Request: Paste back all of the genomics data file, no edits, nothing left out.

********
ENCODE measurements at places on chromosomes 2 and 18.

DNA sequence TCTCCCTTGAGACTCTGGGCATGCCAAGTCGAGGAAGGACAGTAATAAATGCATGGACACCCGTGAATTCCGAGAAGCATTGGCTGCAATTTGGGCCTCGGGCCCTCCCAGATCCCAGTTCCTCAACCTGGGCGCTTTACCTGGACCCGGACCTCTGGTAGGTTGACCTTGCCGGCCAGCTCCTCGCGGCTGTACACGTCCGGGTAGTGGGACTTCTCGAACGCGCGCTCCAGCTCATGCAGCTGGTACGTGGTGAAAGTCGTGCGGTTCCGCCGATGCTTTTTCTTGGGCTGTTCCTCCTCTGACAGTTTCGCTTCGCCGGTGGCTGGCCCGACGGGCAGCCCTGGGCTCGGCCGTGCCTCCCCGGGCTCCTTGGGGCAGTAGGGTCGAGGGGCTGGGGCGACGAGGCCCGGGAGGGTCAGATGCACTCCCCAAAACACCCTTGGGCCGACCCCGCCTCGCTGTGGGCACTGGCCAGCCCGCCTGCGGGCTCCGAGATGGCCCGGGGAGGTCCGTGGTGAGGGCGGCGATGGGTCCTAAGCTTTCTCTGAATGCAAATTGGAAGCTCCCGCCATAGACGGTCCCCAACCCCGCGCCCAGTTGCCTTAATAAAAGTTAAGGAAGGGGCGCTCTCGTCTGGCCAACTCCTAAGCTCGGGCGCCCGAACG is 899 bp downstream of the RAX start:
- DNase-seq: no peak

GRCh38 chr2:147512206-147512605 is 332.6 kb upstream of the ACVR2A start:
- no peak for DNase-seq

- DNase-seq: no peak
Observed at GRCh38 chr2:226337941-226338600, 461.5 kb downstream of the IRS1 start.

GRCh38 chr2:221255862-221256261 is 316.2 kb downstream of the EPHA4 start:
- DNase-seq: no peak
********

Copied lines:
ENCODE measurements at places on chromosomes 2 and 18.

DNA sequence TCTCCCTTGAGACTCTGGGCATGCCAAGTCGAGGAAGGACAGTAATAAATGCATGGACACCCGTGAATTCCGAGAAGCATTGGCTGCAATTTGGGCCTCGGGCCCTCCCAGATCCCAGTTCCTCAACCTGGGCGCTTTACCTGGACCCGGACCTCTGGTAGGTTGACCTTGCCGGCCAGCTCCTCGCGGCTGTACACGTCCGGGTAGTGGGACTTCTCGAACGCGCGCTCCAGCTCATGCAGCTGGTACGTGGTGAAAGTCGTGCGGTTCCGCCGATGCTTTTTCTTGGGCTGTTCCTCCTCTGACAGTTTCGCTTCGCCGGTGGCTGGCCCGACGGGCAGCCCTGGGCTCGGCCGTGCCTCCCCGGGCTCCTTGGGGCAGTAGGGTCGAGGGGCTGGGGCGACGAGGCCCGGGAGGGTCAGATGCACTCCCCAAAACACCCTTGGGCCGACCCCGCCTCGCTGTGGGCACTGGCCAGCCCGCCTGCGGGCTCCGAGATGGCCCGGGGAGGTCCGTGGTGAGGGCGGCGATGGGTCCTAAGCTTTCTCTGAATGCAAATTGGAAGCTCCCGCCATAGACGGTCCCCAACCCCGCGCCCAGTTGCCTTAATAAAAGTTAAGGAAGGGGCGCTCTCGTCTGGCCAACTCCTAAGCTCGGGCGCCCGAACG is 899 bp downstream of the RAX start:
- DNase-seq: no peak

GRCh38 chr2:147512206-147512605 is 332.6 kb upstream of the ACVR2A start:
- no peak for DNase-seq

- DNase-seq: no peak
Observed at GRCh38 chr2:226337941-226338600, 461.5 kb downstream of the IRS1 start.

GRCh38 chr2:221255862-221256261 is 316.2 kb downstream of the EPHA4 start:
- DNase-seq: no peak